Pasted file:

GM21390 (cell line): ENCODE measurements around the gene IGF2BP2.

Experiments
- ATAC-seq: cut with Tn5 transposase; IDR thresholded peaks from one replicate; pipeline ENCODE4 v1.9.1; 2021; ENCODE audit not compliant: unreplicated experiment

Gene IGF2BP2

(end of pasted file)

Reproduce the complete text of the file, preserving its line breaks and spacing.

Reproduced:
GM21390 (cell line): ENCODE measurements around the gene IGF2BP2.

Experiments
- ATAC-seq: cut with Tn5 transposase; IDR thresholded peaks from one replicate; pipeline ENCODE4 v1.9.1; 2021; ENCODE audit not compliant: unreplicated experiment

Gene IGF2BP2